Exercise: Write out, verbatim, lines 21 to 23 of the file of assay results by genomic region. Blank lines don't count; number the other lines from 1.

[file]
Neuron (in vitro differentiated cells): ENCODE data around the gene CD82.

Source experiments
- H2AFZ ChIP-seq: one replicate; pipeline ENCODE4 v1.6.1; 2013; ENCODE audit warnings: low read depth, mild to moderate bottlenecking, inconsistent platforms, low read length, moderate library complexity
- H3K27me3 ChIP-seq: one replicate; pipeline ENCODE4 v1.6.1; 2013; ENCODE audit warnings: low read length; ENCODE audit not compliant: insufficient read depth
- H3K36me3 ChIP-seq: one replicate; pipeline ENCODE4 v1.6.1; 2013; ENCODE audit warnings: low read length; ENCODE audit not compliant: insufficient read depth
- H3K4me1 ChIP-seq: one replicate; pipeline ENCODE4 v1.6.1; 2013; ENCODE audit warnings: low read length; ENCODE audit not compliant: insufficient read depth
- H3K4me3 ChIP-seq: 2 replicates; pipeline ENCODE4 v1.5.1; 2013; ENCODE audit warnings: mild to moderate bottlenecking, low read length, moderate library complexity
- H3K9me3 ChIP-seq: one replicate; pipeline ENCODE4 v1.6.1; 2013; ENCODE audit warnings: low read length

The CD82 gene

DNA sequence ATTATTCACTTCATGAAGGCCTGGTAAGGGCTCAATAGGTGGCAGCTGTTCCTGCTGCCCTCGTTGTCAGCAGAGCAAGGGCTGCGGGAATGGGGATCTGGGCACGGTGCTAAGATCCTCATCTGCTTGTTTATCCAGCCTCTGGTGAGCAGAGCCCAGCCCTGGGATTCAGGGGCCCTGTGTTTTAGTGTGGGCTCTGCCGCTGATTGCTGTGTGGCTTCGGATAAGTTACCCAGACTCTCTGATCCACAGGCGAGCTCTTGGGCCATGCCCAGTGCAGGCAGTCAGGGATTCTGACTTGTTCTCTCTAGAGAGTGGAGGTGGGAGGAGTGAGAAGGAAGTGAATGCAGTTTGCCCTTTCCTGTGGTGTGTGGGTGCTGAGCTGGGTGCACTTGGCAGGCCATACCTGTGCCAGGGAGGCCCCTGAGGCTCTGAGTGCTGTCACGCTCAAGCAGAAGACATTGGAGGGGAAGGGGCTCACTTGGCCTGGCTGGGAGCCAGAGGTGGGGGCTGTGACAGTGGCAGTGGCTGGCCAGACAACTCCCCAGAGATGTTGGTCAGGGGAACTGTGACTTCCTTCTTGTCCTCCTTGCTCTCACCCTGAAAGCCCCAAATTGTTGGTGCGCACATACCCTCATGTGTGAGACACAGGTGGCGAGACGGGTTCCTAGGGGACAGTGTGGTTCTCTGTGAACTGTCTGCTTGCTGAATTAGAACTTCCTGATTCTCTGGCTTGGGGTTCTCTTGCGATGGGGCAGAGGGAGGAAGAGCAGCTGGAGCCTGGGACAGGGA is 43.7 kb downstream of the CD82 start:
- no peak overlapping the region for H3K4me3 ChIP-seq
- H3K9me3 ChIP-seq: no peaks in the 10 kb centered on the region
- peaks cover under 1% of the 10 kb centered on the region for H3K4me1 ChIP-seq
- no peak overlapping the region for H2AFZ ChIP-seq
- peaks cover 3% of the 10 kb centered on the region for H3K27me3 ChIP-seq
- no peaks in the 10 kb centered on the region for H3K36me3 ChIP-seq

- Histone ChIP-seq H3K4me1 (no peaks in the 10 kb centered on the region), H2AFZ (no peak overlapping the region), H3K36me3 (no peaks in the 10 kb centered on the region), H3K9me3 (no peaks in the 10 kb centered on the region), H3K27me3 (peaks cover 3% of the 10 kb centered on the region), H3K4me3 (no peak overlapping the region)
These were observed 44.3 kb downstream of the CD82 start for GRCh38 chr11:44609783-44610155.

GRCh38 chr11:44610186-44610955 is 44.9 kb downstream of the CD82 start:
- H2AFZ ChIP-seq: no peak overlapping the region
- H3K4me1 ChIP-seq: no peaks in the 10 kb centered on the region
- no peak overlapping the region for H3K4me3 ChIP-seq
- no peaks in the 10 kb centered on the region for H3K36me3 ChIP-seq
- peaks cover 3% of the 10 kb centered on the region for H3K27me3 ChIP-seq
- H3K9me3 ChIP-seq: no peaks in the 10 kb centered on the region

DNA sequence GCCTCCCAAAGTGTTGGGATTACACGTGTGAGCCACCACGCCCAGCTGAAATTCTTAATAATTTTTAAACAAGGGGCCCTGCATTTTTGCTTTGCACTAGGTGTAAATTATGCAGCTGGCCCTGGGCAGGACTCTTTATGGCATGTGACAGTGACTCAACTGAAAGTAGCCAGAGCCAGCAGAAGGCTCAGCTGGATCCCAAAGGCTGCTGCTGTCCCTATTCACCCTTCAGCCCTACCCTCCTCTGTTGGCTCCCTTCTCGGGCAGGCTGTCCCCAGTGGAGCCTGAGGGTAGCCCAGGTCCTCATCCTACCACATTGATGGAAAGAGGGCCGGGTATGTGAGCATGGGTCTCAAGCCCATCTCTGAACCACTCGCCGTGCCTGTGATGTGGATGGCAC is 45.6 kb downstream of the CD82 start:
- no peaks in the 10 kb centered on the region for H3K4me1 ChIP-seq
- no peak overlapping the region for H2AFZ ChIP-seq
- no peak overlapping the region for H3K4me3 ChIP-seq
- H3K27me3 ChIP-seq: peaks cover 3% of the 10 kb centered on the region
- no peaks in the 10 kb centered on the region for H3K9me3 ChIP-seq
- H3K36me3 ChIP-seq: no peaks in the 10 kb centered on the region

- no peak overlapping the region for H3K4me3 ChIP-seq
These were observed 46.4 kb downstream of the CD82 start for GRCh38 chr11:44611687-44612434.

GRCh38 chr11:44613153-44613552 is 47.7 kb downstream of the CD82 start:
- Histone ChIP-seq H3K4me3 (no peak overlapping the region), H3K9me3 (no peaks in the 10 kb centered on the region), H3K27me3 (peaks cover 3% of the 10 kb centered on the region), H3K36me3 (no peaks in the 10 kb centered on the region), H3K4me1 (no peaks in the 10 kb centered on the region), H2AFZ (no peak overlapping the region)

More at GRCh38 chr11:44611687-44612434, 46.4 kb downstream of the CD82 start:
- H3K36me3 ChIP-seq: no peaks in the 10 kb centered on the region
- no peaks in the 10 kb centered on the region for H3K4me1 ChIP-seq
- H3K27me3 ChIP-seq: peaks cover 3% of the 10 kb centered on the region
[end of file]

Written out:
- H3K4me1 ChIP-seq: no peaks in the 10 kb centered on the region
- no peak overlapping the region for H3K4me3 ChIP-seq
- no peaks in the 10 kb centered on the region for H3K36me3 ChIP-seq